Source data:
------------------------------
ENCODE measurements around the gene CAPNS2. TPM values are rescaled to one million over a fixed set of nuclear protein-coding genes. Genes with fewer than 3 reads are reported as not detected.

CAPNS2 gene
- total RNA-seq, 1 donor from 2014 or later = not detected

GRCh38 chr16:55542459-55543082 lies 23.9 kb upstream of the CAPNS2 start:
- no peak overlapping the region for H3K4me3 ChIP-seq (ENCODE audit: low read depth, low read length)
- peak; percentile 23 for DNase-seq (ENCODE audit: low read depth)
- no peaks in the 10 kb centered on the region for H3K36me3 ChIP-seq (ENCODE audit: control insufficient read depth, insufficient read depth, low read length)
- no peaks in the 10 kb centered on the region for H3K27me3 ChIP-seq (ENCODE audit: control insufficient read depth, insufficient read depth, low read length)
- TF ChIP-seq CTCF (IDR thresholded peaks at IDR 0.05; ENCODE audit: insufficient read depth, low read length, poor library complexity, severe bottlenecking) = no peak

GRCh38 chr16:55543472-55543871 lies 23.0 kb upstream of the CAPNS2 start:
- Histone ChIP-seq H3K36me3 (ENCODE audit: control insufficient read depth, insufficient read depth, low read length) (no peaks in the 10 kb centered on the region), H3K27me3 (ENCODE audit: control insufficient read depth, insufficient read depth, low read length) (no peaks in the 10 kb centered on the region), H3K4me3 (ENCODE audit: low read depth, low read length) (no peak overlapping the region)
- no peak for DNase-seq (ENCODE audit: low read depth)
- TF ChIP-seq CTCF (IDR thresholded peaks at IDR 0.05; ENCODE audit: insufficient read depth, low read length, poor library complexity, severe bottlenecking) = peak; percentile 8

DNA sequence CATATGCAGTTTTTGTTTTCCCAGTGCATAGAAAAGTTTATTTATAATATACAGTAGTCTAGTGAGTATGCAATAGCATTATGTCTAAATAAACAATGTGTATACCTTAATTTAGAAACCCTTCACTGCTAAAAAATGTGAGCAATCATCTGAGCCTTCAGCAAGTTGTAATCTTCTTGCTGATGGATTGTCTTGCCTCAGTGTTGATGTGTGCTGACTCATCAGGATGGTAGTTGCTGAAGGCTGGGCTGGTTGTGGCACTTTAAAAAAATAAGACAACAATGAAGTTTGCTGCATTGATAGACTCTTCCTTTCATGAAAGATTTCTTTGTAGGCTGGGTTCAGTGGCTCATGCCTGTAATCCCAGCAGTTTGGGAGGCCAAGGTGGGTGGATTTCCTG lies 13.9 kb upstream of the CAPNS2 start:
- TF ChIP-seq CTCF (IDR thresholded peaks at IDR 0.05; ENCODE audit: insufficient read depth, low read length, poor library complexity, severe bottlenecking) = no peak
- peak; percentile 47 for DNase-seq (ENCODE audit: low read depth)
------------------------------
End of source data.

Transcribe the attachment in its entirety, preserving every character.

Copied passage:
ENCODE measurements around the gene CAPNS2. TPM values are rescaled to one million over a fixed set of nuclear protein-coding genes. Genes with fewer than 3 reads are reported as not detected.

CAPNS2 gene
- total RNA-seq, 1 donor from 2014 or later = not detected

GRCh38 chr16:55542459-55543082 lies 23.9 kb upstream of the CAPNS2 start:
- no peak overlapping the region for H3K4me3 ChIP-seq (ENCODE audit: low read depth, low read length)
- peak; percentile 23 for DNase-seq (ENCODE audit: low read depth)
- no peaks in the 10 kb centered on the region for H3K36me3 ChIP-seq (ENCODE audit: control insufficient read depth, insufficient read depth, low read length)
- no peaks in the 10 kb centered on the region for H3K27me3 ChIP-seq (ENCODE audit: control insufficient read depth, insufficient read depth, low read length)
- TF ChIP-seq CTCF (IDR thresholded peaks at IDR 0.05; ENCODE audit: insufficient read depth, low read length, poor library complexity, severe bottlenecking) = no peak

GRCh38 chr16:55543472-55543871 lies 23.0 kb upstream of the CAPNS2 start:
- Histone ChIP-seq H3K36me3 (ENCODE audit: control insufficient read depth, insufficient read depth, low read length) (no peaks in the 10 kb centered on the region), H3K27me3 (ENCODE audit: control insufficient read depth, insufficient read depth, low read length) (no peaks in the 10 kb centered on the region), H3K4me3 (ENCODE audit: low read depth, low read length) (no peak overlapping the region)
- no peak for DNase-seq (ENCODE audit: low read depth)
- TF ChIP-seq CTCF (IDR thresholded peaks at IDR 0.05; ENCODE audit: insufficient read depth, low read length, poor library complexity, severe bottlenecking) = peak; percentile 8

DNA sequence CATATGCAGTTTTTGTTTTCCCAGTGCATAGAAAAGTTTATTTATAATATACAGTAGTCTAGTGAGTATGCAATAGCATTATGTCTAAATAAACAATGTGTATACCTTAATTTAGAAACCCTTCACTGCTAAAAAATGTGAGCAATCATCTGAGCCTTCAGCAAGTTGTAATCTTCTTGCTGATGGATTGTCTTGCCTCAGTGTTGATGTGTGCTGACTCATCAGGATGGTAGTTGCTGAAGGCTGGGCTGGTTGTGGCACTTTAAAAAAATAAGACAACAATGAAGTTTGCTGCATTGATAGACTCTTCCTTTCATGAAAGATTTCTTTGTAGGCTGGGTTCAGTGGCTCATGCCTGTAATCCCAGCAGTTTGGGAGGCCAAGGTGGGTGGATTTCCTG lies 13.9 kb upstream of the CAPNS2 start:
- TF ChIP-seq CTCF (IDR thresholded peaks at IDR 0.05; ENCODE audit: insufficient read depth, low read length, poor library complexity, severe bottlenecking) = no peak
- peak; percentile 47 for DNase-seq (ENCODE audit: low read depth)